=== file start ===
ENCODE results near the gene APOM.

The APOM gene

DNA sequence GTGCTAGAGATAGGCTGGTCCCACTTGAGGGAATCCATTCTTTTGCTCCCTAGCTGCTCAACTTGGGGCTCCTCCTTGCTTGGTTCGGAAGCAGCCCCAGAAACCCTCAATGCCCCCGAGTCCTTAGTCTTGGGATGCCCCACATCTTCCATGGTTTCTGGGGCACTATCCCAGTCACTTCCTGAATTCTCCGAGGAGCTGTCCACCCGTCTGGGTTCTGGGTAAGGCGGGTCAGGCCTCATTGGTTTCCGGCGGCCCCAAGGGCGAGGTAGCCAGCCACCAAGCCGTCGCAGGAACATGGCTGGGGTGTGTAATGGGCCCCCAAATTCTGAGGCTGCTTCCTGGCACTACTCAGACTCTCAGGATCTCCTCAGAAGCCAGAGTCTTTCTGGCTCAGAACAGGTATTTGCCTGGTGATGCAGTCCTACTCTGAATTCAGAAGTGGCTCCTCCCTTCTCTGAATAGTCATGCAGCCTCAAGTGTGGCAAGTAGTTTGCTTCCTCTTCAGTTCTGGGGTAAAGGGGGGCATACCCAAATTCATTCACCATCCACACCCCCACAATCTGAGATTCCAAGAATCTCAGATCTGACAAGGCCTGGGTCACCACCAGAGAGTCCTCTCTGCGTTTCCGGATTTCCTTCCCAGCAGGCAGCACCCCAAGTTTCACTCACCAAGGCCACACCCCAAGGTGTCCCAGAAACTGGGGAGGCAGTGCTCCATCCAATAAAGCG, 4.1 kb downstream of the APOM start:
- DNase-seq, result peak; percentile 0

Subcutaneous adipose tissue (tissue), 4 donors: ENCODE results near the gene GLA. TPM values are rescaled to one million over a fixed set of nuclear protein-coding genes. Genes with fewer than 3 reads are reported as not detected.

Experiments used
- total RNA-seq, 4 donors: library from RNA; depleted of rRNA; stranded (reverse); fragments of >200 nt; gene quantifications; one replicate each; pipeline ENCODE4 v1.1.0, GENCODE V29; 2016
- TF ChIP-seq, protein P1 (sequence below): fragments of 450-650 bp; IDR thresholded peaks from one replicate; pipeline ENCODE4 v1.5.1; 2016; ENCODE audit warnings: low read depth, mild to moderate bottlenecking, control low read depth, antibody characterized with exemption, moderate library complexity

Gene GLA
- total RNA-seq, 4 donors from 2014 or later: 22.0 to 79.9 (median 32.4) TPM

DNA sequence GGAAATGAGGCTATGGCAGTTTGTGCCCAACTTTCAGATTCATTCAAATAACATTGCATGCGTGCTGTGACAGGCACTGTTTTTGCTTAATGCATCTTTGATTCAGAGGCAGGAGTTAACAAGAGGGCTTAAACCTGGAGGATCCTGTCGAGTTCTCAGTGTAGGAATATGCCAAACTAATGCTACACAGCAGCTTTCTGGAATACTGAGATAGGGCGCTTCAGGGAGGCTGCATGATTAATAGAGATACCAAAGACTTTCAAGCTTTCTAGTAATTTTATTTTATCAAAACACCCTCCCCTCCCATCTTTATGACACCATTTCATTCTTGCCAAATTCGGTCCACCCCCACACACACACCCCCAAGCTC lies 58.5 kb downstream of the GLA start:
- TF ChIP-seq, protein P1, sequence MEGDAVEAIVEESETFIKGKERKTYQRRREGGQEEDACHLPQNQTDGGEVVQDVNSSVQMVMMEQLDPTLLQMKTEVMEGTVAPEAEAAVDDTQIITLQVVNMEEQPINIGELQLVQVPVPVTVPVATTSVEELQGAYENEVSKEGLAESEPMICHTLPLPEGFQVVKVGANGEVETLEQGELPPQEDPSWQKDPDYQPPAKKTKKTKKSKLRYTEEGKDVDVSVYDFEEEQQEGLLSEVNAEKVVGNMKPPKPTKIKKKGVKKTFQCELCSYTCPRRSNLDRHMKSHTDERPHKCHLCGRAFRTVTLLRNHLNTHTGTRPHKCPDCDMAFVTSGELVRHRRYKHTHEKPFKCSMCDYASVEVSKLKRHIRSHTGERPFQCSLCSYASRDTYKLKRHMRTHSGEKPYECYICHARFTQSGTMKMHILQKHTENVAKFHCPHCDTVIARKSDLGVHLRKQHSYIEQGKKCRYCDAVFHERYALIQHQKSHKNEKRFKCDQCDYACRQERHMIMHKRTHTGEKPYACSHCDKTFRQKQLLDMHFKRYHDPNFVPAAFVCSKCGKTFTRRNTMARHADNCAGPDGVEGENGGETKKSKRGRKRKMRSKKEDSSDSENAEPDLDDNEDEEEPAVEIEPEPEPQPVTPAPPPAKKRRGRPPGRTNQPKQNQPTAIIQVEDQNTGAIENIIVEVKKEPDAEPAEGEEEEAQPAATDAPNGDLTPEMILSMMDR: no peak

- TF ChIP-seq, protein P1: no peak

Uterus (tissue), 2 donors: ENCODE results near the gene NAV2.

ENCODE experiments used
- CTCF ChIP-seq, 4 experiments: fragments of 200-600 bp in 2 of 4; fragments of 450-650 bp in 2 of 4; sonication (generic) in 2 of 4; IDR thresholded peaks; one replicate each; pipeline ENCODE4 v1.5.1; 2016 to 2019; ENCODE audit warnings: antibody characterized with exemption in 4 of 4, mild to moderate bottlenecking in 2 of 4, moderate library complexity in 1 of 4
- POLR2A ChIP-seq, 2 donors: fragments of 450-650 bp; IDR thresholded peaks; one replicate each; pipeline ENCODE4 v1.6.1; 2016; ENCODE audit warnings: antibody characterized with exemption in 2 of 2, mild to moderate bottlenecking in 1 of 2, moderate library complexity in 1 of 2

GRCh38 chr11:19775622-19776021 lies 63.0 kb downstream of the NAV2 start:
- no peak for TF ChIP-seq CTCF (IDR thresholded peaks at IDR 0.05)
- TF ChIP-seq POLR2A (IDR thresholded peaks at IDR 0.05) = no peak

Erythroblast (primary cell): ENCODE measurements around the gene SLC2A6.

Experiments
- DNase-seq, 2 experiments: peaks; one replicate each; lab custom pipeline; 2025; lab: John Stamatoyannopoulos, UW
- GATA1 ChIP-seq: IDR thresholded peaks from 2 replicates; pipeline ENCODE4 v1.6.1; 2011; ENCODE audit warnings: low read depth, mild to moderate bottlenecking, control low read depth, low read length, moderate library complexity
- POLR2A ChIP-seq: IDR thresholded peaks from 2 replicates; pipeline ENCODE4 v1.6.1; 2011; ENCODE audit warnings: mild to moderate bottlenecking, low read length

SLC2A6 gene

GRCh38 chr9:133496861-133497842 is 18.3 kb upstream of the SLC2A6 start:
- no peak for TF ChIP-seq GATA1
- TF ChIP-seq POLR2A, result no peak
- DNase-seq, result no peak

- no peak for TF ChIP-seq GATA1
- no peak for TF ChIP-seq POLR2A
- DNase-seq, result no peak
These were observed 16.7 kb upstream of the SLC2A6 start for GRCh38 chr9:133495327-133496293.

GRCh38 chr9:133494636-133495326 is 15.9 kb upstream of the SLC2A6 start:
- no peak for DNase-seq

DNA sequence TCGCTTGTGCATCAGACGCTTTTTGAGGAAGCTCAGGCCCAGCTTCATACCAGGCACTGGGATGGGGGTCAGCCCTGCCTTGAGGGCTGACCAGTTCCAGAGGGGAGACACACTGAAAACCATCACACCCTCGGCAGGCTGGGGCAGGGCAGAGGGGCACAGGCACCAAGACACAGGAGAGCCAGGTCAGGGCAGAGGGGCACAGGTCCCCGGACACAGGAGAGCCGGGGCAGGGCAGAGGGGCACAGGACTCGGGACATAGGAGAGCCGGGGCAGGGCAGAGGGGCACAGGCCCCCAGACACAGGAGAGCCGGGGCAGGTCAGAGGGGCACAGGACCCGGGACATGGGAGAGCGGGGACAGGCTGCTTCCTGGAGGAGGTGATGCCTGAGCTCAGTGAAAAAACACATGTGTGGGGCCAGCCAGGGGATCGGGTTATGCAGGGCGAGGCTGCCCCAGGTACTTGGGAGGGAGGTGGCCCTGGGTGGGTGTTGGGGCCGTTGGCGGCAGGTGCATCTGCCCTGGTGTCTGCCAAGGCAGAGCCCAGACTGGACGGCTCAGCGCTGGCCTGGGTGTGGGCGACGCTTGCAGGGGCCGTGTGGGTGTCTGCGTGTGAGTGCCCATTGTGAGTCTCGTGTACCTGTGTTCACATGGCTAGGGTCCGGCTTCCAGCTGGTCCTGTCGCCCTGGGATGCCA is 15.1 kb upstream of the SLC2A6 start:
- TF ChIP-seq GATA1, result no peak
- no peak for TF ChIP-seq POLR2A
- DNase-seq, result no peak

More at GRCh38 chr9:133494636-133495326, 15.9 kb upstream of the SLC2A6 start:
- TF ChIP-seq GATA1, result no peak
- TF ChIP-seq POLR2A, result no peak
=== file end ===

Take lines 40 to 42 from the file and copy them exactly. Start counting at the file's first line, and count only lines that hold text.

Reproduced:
- DNase-seq, result no peak

More at GRCh38 chr9:133494636-133495326, 15.9 kb upstream of the SLC2A6 start:
- TF ChIP-seq GATA1, result no peak